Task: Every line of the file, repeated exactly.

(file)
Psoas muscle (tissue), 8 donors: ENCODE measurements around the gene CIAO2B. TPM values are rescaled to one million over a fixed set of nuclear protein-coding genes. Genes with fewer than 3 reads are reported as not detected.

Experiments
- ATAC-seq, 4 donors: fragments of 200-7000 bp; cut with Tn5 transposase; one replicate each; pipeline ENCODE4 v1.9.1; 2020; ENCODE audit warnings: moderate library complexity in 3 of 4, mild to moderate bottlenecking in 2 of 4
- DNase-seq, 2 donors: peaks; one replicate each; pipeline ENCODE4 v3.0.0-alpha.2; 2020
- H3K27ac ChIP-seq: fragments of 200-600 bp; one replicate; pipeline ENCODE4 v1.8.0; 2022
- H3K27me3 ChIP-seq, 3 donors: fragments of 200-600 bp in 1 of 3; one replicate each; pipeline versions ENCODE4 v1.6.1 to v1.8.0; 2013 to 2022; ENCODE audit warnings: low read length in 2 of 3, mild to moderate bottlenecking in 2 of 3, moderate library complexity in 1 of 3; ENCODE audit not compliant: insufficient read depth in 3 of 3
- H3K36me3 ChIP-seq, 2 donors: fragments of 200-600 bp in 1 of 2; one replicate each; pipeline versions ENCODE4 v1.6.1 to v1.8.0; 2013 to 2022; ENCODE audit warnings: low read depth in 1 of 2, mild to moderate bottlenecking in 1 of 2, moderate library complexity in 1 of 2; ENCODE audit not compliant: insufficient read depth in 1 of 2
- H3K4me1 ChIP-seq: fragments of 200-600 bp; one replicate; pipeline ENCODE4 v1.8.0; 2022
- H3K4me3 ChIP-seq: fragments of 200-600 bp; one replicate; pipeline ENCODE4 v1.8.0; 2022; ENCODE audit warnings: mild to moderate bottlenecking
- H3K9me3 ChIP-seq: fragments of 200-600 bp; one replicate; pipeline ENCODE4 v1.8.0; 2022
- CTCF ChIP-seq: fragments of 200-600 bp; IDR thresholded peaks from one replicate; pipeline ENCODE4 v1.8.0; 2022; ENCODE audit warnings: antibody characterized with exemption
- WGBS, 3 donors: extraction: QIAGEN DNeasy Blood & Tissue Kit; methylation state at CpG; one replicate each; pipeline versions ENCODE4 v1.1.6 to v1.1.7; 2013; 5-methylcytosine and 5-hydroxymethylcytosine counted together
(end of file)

Psoas muscle (tissue), 8 donors: ENCODE measurements around the gene CIAO2B. TPM values are rescaled to one million over a fixed set of nuclear protein-coding genes. Genes with fewer than 3 reads are reported as not detected.

Experiments
- ATAC-seq, 4 donors: fragments of 200-7000 bp; cut with Tn5 transposase; one replicate each; pipeline ENCODE4 v1.9.1; 2020; ENCODE audit warnings: moderate library complexity in 3 of 4, mild to moderate bottlenecking in 2 of 4
- DNase-seq, 2 donors: peaks; one replicate each; pipeline ENCODE4 v3.0.0-alpha.2; 2020
- H3K27ac ChIP-seq: fragments of 200-600 bp; one replicate; pipeline ENCODE4 v1.8.0; 2022
- H3K27me3 ChIP-seq, 3 donors: fragments of 200-600 bp in 1 of 3; one replicate each; pipeline versions ENCODE4 v1.6.1 to v1.8.0; 2013 to 2022; ENCODE audit warnings: low read length in 2 of 3, mild to moderate bottlenecking in 2 of 3, moderate library complexity in 1 of 3; ENCODE audit not compliant: insufficient read depth in 3 of 3
- H3K36me3 ChIP-seq, 2 donors: fragments of 200-600 bp in 1 of 2; one replicate each; pipeline versions ENCODE4 v1.6.1 to v1.8.0; 2013 to 2022; ENCODE audit warnings: low read depth in 1 of 2, mild to moderate bottlenecking in 1 of 2, moderate library complexity in 1 of 2; ENCODE audit not compliant: insufficient read depth in 1 of 2
- H3K4me1 ChIP-seq: fragments of 200-600 bp; one replicate; pipeline ENCODE4 v1.8.0; 2022
- H3K4me3 ChIP-seq: fragments of 200-600 bp; one replicate; pipeline ENCODE4 v1.8.0; 2022; ENCODE audit warnings: mild to moderate bottlenecking
- H3K9me3 ChIP-seq: fragments of 200-600 bp; one replicate; pipeline ENCODE4 v1.8.0; 2022
- CTCF ChIP-seq: fragments of 200-600 bp; IDR thresholded peaks from one replicate; pipeline ENCODE4 v1.8.0; 2022; ENCODE audit warnings: antibody characterized with exemption
- WGBS, 3 donors: extraction: QIAGEN DNeasy Blood & Tissue Kit; methylation state at CpG; one replicate each; pipeline versions ENCODE4 v1.1.6 to v1.1.7; 2013; 5-methylcytosine and 5-hydroxymethylcytosine counted together